Jockeys: Dario Colage (Il Bufera), Massimo Donatini (Stoppa), Massimo Coghe (Massimino), Boris Pinna (Pinturicchio), Salvatore Ladu (Cianchino), Giuseppe Pes (Il Pesse), Giorgio Giornelli (Battaglia), Mario Canu (Clemente), Luigi Bruschelli (Trecciolino), Maurizio Farnetani (Bucefalo).
Horses: Re Artu, Alisarda, La Fanfara, Raiana, Votta Votta, Quarnero, Vitraliu del Fontino, Tuareg, Lobis Andrea (aka Penna Bianca), Trottolino.
A frisky gelding is led reluctantly into the cozy chapel, where the packed congregation takes a nervous step back to avoid any stray kicks. While the horse casually deposits a load of fresh manure before the altar, the priest proffers a crucifix to be kissed by the animal, before concluding with, “Go, and come back a winner.”
No, this is not a surreal vision cooked up by the great blasphemer Luis Bunuel. It’s part of the buildup to the Palio di Siena, a three-lap bareback horse race that dates seven centuries and takes place twice yearly on July 2 and Aug. 16 in the medieval walled city’s Piazza del Campo.
Mel Gibson is developing a film about it, Brigitte Bardot wants it banned and this decidedly aesthete Variety reporter caught a bad case of the fever surrounding the event. The race itself lasts only an intense 75 seconds, but the four days leading up to the Palio are a crescendo of excitement, swelling crowds and behind-closed-door intrigue.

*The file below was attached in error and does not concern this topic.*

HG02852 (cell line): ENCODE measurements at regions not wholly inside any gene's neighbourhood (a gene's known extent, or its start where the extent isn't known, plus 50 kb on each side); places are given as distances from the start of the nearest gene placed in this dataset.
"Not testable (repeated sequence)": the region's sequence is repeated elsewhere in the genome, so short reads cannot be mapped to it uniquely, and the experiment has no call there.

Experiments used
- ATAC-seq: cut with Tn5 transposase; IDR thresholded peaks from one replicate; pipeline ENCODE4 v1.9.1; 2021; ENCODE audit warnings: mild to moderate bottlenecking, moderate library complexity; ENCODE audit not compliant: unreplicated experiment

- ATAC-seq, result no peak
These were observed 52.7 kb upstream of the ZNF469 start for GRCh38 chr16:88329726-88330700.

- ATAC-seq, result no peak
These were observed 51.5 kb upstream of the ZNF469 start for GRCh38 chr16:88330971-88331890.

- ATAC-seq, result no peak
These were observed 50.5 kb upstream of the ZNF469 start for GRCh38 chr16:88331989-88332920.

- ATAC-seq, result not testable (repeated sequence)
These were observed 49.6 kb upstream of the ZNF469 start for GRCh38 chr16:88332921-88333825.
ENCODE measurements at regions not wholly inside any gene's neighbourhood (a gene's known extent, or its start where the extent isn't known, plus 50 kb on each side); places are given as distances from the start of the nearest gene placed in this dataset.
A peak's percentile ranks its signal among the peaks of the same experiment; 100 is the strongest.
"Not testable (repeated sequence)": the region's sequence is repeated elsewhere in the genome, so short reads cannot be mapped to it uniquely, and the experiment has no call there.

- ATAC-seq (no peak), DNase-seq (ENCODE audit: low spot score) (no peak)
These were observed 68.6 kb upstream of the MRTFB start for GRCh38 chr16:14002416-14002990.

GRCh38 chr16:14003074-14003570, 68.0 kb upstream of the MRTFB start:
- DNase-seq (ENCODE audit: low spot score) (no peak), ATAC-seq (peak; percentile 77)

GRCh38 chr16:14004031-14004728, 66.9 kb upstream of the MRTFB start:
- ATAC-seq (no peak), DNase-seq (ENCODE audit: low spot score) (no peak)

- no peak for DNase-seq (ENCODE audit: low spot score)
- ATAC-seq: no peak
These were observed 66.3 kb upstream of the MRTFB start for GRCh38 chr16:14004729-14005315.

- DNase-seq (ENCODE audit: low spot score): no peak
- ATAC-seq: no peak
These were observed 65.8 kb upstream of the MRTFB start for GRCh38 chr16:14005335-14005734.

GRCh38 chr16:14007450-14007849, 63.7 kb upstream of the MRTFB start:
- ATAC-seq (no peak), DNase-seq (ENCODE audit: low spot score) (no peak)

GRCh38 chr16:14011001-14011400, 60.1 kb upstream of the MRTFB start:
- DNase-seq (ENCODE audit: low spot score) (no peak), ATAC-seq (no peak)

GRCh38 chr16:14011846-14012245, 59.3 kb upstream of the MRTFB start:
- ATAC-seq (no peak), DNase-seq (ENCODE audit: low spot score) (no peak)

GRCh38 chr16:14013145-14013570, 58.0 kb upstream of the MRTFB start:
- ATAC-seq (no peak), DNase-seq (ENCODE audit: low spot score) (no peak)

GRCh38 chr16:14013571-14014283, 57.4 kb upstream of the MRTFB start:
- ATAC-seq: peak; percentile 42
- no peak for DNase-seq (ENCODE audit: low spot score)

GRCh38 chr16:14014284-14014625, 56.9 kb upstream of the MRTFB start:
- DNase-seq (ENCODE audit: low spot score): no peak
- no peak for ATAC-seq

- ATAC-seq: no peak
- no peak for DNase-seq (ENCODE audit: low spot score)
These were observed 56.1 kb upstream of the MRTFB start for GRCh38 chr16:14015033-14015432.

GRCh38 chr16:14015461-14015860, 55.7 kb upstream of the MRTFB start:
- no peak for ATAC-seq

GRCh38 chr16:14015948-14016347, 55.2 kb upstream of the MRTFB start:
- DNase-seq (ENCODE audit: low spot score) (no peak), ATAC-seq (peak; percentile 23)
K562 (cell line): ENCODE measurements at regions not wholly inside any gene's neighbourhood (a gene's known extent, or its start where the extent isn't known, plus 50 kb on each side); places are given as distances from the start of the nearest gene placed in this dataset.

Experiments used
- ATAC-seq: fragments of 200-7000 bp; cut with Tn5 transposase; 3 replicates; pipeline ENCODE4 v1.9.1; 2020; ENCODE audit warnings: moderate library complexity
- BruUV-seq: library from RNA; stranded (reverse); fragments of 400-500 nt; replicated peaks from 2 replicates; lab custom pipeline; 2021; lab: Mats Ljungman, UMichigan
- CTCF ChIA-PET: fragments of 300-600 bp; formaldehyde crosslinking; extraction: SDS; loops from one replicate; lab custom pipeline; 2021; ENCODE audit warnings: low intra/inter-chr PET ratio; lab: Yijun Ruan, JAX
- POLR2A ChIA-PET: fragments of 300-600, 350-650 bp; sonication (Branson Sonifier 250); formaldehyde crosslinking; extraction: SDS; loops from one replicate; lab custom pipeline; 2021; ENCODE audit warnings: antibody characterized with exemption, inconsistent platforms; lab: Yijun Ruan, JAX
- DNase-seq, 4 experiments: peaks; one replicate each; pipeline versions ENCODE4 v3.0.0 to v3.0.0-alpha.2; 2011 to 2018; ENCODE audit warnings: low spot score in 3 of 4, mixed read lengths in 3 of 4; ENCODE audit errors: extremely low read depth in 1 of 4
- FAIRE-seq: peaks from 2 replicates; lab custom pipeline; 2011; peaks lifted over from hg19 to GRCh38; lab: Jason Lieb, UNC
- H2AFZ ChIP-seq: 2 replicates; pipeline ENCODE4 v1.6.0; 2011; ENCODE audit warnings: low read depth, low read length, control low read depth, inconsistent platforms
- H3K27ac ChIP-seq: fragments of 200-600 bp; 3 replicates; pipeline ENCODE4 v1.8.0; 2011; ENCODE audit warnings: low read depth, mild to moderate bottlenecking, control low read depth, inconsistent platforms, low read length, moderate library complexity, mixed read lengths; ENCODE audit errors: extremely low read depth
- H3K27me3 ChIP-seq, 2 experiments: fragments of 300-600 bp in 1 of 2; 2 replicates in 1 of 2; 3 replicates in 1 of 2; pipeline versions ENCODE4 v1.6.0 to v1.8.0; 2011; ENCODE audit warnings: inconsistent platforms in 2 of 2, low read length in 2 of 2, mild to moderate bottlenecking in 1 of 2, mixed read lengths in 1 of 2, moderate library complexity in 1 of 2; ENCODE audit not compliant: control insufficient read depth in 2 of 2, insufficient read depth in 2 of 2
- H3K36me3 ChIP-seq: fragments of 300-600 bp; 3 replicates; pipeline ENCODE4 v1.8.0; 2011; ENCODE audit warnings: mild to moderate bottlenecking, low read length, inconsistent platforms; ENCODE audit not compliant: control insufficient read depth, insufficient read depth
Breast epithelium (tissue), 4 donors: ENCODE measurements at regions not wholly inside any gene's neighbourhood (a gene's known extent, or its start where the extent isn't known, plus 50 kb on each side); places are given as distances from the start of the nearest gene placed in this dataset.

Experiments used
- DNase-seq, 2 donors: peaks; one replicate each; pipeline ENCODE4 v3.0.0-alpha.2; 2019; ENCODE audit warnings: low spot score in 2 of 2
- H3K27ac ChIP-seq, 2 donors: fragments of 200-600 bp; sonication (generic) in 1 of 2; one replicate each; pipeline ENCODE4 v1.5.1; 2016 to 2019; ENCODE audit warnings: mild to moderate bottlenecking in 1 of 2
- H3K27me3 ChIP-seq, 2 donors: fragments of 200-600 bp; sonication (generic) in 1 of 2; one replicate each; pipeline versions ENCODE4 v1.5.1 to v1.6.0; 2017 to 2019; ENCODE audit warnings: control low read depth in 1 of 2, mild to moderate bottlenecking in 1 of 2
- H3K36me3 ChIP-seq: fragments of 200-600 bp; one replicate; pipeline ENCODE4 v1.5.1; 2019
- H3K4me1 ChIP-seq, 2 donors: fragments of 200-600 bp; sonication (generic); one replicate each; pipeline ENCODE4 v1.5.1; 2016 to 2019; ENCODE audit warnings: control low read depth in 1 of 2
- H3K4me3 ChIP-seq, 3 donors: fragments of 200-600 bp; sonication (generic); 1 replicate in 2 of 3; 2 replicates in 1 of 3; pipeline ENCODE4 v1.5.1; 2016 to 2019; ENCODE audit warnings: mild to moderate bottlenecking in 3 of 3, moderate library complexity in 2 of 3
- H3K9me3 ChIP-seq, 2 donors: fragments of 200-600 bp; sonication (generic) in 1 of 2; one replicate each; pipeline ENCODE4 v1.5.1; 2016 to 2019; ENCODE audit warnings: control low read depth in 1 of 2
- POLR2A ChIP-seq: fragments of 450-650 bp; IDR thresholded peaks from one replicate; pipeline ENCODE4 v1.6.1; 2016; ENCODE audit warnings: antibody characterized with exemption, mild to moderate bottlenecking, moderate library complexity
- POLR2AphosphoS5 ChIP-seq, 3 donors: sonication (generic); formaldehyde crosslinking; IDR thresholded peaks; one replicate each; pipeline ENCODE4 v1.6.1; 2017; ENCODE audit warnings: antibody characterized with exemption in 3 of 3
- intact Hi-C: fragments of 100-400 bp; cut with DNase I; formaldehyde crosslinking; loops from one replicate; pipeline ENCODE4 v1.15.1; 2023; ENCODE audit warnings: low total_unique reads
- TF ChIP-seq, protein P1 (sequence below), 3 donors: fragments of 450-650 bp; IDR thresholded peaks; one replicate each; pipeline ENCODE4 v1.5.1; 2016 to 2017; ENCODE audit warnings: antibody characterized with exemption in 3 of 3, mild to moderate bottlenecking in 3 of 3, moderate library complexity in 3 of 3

While the Palio is a huge tourist draw, it is first and foremost a local obsession. The habitually reticent Sienese are fanatically serious about the tradition, offering fairly scant information to outsiders. The visitor eager to fully appreciate the event must read the many booklets available, or easier still, go see the locally produced docu that screens year-round in several languages in a theater off the Campo.
Participating in the race are 10 of the 17 contrade, or districts, that divide Siena. Each has its own symbol — usually an animal — its own administration, church, museum and even patron saint. All but a few contrade have traditional enemies, and rivalry between them is fierce.
Contradaioli rooting for their horse or for the failure of their enemy’s can make Scottish soccer hooligans seem like cloistered nuns. In the run-up to the Aug. 16 Palio, a ruckus between supporters of Tower and antagonists from its bitter rival, the Goose, ended with close to 30 people requiring ER treatment.
Six trial races precede the actual event. That’s when the various contrada captains engage in quasi-legalized corruption, tendering bribes to other contrade to ease their courses or obstruct that of the opposition.
The anything-goes attitude extends to the jockeys, who also make deals with the competition. But a rider suspected of selling out to an enemy often takes a beating from enraged contradaioli. Attacking rival jockeys and their horses with a riding crop is within the rules, and a riderless horse also is eligible to win. To avoid any undue tampering, each horse has a round-the-clock escort from its selection through to the race four days later.
Raucous and undignified
Following the final trial, I do a quick sweep of the open-air, pep-rally dinners held in each contrada, at which up to 1,500 contradaioli bellow their respective anthems and sit down to lukewarm pasta and rivers of vino. The mood varies from raucous and undignified at the Civetta, or Owl, an extreme outsider; to solemn and speechy at the Tower; and calm and confident at the Giraffe. At the Giraffe, the painted-silk banner won at last month’s Palio is proudly displayed behind ace jockey and seven-time winner Beppe Pes, known as “Il Pesse, ” who rode July’s victory race and will mount for the Giraffe again tomorrow.